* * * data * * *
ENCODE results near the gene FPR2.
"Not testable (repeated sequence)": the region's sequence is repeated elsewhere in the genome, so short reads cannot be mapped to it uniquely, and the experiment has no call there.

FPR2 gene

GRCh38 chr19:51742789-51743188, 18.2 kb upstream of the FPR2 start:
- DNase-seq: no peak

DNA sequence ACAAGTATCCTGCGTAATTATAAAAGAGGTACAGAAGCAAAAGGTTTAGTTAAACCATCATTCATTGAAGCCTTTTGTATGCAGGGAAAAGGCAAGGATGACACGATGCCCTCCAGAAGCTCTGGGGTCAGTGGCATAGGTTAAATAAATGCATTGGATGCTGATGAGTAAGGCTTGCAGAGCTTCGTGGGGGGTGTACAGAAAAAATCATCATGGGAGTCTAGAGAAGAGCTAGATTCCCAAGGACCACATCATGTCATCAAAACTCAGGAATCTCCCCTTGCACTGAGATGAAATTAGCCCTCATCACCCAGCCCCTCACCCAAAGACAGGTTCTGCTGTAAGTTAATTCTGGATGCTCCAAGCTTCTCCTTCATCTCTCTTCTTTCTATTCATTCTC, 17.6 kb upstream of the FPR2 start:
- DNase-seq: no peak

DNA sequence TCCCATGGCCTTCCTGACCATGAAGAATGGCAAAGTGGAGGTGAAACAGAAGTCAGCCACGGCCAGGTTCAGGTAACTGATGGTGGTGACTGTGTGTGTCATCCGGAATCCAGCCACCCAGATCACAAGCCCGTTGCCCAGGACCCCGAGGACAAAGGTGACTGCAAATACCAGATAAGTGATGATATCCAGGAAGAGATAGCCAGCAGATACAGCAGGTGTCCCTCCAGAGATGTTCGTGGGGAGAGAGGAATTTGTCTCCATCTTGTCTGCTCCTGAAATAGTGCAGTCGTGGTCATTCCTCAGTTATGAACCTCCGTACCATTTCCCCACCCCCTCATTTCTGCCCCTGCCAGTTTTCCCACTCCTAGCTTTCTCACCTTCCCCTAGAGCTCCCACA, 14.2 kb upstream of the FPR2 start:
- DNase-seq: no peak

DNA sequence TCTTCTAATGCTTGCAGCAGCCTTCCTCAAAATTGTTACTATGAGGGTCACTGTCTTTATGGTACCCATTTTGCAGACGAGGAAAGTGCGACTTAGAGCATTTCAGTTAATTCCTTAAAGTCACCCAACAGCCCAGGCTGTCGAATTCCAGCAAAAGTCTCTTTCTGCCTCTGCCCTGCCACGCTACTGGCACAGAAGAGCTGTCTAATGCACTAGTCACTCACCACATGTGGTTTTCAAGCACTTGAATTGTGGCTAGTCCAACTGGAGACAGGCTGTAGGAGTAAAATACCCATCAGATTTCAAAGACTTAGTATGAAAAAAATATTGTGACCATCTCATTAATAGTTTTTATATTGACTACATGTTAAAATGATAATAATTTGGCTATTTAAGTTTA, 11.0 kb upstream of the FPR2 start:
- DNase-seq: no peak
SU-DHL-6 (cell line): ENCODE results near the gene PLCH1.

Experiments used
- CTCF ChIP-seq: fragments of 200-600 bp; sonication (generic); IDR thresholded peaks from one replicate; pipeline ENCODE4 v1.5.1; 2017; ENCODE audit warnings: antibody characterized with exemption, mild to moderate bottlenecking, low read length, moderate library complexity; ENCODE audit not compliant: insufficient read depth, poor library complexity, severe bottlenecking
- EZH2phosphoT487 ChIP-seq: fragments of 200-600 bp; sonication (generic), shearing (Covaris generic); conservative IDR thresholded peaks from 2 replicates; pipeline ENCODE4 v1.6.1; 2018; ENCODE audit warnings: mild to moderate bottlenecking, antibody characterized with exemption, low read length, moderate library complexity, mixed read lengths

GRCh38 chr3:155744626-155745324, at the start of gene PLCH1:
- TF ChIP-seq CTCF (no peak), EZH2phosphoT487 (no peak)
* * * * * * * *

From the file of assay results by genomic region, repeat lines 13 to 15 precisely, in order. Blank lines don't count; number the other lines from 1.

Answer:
Experiments used
- CTCF ChIP-seq: fragments of 200-600 bp; sonication (generic); IDR thresholded peaks from one replicate; pipeline ENCODE4 v1.5.1; 2017; ENCODE audit warnings: antibody characterized with exemption, mild to moderate bottlenecking, low read length, moderate library complexity; ENCODE audit not compliant: insufficient read depth, poor library complexity, severe bottlenecking
- EZH2phosphoT487 ChIP-seq: fragments of 200-600 bp; sonication (generic), shearing (Covaris generic); conservative IDR thresholded peaks from 2 replicates; pipeline ENCODE4 v1.6.1; 2018; ENCODE audit warnings: mild to moderate bottlenecking, antibody characterized with exemption, low read length, moderate library complexity, mixed read lengths